Some critics have tried to portray the trusts as “slush funds,” sitting in a secret account, that are used for improper purposes. This is absolutely false. The department agreed to fund the trusts by an annual disbursement to the trusts, according to a cents-per-hour formula, after hard-fought negotiations in which the parties mutually reached agreement on a staff reduction plan and early retirement incentives, and dealt with the resultant safety and training problems by establishing these programs. Both funds are overseen by bonded trustees from both management and labor, who have a fiduciary duty to act solely in the interests of the trusts’ employee beneficiaries. The trusts are audited annually by an independent CPA firm, the most recent of which covers fiscal year 2012-13.
Prior to the creation of the two trusts, the DWP had numerous, disparate training and safety programs and initiatives, many of them of questionable effectiveness. These efforts were often inefficient, expensive and failed to achieve their goals. To begin to address these challenges, the City Council and the mayor approved amendments to the union contract creating the Safety Institute in 2000 and the Training Institute in 2002. In 2007, the City Council, including then-President Eric Garcetti, unanimously amended the memorandum of understanding under which the trusts operate to include every bargaining unit represented by Local 18 in the work of the trusts.
Both trusts have a solid record of accomplishing their missions. On our website, we have provided programmatic audit reports of the activities of their training programs as well as information showing a substantial reduction in workplace injuries since the two trusts began their work.
In recent months the controller, spurred on by cries from the media, has “demanded” that the trusts release their information so that there can be greater scrutiny of their activities. I have opposed this, not because there is anything to hide but because these trusts are independent of city government. If the controller were to demand to audit the books of Kaiser Permanente, because the DWP pays ratepayer money to Kaiser to provide healthcare benefits to its employees, the controller would receive the same response I have given him.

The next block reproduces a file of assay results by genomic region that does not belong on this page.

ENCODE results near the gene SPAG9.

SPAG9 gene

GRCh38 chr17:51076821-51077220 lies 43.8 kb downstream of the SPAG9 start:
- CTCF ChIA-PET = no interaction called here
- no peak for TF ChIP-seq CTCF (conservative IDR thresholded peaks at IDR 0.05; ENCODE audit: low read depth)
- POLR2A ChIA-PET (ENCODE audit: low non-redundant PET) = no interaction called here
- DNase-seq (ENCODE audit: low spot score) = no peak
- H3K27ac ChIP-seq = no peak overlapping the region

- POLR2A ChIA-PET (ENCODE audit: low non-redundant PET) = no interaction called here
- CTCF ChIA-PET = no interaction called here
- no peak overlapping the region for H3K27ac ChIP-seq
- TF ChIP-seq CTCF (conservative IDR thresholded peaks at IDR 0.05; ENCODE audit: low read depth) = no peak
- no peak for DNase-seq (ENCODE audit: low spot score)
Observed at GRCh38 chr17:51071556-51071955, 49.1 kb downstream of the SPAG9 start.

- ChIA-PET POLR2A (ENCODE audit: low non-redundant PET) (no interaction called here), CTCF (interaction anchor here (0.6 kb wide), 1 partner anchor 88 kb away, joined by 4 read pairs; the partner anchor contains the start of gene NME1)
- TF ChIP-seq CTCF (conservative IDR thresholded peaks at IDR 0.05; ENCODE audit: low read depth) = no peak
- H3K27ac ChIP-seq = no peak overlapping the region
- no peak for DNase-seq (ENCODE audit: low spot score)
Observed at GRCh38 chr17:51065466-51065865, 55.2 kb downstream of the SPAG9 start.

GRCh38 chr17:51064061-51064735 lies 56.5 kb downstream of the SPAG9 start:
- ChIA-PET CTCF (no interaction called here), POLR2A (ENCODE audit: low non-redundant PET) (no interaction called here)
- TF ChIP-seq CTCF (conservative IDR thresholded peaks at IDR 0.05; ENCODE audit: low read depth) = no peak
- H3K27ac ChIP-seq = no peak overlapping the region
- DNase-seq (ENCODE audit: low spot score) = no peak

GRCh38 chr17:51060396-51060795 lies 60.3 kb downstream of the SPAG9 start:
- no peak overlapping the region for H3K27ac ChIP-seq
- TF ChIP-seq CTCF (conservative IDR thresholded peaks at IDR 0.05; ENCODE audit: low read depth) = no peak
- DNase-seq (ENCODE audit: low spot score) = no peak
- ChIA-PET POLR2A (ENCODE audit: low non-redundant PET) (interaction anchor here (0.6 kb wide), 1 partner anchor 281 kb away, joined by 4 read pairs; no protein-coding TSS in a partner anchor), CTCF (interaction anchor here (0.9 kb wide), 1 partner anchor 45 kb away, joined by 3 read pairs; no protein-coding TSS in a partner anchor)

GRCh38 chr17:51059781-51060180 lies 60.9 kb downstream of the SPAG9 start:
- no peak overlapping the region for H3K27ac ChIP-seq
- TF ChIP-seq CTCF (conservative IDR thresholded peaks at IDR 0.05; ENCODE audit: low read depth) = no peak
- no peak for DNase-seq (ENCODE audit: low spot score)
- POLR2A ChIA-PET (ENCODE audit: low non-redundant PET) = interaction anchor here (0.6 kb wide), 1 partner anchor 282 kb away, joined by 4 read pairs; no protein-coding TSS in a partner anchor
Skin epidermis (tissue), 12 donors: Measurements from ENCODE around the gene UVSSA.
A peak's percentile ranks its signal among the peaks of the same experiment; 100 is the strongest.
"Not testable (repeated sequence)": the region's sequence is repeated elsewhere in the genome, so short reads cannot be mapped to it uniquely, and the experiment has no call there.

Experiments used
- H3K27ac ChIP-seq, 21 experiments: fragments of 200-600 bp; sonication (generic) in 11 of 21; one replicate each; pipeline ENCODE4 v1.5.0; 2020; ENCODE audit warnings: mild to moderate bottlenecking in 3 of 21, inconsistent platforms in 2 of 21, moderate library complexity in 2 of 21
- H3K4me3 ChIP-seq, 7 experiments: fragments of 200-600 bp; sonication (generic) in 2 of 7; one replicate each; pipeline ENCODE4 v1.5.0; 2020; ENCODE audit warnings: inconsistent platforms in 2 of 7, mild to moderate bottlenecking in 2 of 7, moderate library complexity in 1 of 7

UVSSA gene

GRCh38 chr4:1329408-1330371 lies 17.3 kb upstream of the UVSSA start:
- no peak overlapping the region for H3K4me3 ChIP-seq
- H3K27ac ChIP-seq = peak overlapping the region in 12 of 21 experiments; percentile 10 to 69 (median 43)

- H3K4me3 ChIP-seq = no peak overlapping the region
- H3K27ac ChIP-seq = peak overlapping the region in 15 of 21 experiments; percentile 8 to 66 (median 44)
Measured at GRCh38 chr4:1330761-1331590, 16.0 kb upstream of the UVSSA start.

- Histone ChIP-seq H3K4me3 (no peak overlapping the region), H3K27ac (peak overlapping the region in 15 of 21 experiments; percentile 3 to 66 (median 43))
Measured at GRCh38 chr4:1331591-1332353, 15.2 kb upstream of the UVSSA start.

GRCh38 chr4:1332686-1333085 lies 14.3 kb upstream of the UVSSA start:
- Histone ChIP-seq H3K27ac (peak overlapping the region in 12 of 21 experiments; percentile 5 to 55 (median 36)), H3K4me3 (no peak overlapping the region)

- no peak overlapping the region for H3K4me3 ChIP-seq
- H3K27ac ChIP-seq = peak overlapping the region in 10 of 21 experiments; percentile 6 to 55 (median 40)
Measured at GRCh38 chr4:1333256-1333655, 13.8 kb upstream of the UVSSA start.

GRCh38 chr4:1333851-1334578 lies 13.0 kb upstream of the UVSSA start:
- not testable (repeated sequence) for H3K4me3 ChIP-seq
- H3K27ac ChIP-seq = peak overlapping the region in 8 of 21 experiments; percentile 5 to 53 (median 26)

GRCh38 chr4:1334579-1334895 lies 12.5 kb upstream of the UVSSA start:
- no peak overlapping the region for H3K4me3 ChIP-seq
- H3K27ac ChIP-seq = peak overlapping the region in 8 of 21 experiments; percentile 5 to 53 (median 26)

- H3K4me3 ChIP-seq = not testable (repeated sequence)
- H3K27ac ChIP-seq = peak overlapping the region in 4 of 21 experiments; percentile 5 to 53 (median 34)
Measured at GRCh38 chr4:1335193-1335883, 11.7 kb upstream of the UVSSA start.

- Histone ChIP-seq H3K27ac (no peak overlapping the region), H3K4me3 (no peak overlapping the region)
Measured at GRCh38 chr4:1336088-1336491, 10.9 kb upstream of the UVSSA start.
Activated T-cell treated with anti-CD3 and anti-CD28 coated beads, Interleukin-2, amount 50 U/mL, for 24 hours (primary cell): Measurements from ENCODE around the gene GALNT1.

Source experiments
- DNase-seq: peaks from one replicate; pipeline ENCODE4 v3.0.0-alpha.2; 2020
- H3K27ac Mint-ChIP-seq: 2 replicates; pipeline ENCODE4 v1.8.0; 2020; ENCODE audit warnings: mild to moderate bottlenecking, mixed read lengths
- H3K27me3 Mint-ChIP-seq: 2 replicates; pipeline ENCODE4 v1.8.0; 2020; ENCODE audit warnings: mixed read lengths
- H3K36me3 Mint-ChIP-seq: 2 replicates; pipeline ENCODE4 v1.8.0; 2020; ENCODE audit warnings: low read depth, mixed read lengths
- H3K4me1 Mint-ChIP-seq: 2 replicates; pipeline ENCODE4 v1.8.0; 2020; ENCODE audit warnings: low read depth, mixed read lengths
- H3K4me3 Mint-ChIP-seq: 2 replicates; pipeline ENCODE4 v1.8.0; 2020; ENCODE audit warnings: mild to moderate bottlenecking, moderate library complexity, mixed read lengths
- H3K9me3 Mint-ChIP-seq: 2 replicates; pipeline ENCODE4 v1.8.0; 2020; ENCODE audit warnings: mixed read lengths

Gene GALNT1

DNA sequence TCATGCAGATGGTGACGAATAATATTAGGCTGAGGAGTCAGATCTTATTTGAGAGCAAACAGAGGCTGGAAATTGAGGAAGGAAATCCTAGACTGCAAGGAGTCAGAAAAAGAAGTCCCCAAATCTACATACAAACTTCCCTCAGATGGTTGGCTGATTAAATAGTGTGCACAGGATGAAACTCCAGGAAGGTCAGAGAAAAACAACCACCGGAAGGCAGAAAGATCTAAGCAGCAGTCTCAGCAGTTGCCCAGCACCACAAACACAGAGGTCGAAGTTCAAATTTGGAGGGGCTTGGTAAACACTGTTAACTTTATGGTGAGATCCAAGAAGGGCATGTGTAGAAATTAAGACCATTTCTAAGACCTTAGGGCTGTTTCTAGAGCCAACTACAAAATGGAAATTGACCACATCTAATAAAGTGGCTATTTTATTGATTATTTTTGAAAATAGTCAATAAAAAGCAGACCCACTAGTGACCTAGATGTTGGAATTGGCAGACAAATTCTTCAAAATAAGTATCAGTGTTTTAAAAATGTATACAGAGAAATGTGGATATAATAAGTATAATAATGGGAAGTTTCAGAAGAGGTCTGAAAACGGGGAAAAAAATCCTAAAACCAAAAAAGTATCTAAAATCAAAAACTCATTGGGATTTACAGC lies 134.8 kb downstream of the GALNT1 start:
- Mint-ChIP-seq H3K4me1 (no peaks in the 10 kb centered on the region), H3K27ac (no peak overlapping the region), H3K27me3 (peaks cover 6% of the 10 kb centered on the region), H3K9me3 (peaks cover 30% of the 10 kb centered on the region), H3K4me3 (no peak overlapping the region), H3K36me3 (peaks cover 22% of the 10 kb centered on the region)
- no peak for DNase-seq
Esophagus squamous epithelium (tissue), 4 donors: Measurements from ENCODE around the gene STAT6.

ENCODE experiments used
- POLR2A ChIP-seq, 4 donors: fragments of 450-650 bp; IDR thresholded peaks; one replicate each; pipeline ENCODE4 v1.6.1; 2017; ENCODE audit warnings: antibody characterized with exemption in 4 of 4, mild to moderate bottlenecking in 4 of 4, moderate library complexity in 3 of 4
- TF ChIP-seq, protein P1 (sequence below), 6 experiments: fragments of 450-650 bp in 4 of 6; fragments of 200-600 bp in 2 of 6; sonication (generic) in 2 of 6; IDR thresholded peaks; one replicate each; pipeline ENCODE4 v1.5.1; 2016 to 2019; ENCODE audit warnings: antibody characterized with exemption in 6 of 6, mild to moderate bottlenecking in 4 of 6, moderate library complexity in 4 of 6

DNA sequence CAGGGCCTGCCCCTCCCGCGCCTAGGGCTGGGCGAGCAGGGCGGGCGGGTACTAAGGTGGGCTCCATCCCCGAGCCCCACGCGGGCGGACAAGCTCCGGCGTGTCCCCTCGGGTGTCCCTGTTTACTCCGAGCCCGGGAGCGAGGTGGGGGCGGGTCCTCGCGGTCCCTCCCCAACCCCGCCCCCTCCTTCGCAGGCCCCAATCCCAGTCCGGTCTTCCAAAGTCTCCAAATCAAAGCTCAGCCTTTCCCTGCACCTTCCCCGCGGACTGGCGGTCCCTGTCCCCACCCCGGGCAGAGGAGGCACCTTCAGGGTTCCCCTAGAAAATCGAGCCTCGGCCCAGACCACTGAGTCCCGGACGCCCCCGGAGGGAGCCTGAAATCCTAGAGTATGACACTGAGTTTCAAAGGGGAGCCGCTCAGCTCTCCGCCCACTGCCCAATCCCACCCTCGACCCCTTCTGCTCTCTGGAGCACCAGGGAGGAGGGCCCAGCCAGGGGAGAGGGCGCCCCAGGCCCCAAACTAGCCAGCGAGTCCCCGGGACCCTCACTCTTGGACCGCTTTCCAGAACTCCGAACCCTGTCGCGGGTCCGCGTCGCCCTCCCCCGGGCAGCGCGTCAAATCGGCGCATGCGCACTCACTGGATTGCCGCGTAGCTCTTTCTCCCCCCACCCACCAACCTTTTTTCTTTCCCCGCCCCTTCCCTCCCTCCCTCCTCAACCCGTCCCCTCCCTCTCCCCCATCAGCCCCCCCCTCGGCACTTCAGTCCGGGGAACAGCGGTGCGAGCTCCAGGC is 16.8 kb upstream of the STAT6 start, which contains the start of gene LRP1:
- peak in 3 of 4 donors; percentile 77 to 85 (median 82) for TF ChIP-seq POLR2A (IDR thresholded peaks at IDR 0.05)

Like all Angelenos, I welcome healthy scrutiny of the DWP and believe there are additional questions that must be asked. Do the utility’s commissioners have sufficient utility and financial experience? Does the multibillion-dollar agency have sufficiently rigorous standards for its leadership? In an era when every dollar matters, why has the agency been unable to swiftly correct a malfunctioning billing system that has failed to collect hundreds of millions of dollars in revenues?
It’s my job to make decisions that are in the best interest of the hardworking women and men of the DWP, many of whom put their lives on the line each and every day, facing downed power lines, investigating transformer explosions and responding in the dead of night, in awful weather, to ensure that city residents receive, safe, reliable and affordable water and power. I believe that releasing a comprehensive audit and enlisting a respected, principled and independent leader like John Van de Kamp to work with the district attorney in reviewing the activities and expenditures of these trusts will help resolve the current impasse. It is the right thing to do.
Brian D’Arcy is the business manager of the International Brotherhood of Electrical Workers Local 18.
A cure for the common opinion
Get thought-provoking perspectives with our weekly newsletter.
You may occasionally receive promotional content from the Los Angeles Times.